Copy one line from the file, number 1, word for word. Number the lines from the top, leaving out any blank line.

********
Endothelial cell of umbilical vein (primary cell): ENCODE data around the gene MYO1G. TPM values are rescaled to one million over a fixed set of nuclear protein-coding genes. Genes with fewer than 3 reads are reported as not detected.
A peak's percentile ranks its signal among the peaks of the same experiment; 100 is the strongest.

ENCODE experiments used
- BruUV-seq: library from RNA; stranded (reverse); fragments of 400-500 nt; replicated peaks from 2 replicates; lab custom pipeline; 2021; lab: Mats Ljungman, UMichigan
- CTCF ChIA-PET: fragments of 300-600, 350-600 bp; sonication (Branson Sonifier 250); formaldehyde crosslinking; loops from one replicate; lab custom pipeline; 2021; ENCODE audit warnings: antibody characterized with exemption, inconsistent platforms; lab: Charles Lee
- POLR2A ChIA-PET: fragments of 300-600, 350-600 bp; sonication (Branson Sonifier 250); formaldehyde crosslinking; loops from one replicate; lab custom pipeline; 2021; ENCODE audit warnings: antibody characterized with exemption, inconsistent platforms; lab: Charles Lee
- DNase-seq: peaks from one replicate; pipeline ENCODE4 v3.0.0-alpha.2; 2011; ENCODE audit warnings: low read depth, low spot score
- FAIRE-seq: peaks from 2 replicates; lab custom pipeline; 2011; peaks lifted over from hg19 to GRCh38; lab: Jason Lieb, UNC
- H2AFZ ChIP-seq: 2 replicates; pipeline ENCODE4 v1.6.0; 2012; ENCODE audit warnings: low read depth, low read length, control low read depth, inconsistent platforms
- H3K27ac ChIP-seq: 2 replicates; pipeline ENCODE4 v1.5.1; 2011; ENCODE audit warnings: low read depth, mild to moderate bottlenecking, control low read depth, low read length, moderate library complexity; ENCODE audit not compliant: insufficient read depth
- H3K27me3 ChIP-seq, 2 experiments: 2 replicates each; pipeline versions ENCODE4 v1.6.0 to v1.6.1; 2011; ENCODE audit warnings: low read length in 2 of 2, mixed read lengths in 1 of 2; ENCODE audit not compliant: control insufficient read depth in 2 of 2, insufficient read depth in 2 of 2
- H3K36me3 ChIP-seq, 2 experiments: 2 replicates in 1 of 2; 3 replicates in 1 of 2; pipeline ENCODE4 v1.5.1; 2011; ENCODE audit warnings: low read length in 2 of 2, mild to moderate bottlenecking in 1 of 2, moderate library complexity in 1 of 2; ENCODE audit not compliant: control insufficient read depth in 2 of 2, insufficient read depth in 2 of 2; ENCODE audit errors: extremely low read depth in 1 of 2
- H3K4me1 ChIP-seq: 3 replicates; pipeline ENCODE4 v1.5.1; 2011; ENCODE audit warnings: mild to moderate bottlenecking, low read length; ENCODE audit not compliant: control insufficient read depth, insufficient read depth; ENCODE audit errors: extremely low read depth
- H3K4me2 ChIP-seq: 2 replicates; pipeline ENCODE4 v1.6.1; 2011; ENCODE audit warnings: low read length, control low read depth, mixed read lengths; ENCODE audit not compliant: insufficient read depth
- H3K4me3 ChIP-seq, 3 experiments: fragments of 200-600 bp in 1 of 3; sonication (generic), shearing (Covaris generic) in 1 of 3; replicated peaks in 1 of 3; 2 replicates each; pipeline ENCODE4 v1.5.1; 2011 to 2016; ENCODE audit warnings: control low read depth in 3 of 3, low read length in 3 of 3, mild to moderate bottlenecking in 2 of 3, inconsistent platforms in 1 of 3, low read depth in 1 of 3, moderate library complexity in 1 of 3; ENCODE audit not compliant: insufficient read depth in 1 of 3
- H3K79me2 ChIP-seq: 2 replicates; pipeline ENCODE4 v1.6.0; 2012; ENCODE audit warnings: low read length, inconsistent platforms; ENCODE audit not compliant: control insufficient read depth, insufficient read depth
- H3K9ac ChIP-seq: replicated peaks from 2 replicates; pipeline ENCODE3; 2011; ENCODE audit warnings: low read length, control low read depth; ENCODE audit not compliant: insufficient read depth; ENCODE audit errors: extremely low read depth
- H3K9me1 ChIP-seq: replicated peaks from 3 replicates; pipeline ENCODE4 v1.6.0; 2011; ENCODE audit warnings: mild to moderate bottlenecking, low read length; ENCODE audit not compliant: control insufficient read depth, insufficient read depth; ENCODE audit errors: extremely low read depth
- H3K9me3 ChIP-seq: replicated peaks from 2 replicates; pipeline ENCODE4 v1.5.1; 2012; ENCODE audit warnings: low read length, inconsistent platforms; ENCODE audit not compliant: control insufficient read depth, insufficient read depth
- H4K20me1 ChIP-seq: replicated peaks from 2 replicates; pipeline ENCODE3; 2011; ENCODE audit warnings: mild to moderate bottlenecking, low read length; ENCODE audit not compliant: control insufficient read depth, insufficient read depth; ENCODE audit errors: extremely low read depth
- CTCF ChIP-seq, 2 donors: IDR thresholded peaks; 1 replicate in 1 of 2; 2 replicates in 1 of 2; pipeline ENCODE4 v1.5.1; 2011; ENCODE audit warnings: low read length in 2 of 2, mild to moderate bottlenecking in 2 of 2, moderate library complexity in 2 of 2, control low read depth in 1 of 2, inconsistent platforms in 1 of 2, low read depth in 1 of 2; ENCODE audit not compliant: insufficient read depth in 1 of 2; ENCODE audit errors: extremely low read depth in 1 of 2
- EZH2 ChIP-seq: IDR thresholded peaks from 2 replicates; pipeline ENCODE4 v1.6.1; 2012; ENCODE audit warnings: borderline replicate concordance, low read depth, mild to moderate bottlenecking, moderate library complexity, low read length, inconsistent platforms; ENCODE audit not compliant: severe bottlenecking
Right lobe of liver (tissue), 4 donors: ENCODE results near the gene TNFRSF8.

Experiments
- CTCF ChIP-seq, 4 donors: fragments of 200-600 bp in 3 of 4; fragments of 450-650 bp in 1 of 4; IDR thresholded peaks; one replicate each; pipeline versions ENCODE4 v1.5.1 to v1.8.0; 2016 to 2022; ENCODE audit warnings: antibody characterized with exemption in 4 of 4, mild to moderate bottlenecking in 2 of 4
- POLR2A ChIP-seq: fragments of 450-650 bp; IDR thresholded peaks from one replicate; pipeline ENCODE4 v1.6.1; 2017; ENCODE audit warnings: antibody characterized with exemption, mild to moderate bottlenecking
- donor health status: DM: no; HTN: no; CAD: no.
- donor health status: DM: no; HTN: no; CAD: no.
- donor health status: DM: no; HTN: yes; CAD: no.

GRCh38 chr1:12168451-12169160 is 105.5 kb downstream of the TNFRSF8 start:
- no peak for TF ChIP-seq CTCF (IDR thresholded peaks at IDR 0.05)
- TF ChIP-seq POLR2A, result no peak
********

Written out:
Endothelial cell of umbilical vein (primary cell): ENCODE data around the gene MYO1G. TPM values are rescaled to one million over a fixed set of nuclear protein-coding genes. Genes with fewer than 3 reads are reported as not detected.